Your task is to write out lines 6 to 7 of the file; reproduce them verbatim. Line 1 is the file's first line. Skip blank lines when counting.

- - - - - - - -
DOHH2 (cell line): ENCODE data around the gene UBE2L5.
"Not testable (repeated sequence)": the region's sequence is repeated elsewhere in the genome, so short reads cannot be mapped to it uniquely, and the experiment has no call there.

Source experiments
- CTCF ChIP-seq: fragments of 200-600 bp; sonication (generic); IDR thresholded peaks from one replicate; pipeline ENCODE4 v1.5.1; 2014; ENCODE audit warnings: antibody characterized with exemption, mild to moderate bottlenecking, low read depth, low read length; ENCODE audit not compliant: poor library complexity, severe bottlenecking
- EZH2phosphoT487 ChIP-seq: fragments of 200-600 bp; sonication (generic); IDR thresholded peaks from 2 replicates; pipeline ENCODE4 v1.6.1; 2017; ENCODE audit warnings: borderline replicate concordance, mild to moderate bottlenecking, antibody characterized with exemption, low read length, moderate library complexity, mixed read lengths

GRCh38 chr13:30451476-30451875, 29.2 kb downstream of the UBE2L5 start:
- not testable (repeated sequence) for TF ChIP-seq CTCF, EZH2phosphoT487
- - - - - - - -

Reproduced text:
GRCh38 chr13:30451476-30451875, 29.2 kb downstream of the UBE2L5 start:
- not testable (repeated sequence) for TF ChIP-seq CTCF, EZH2phosphoT487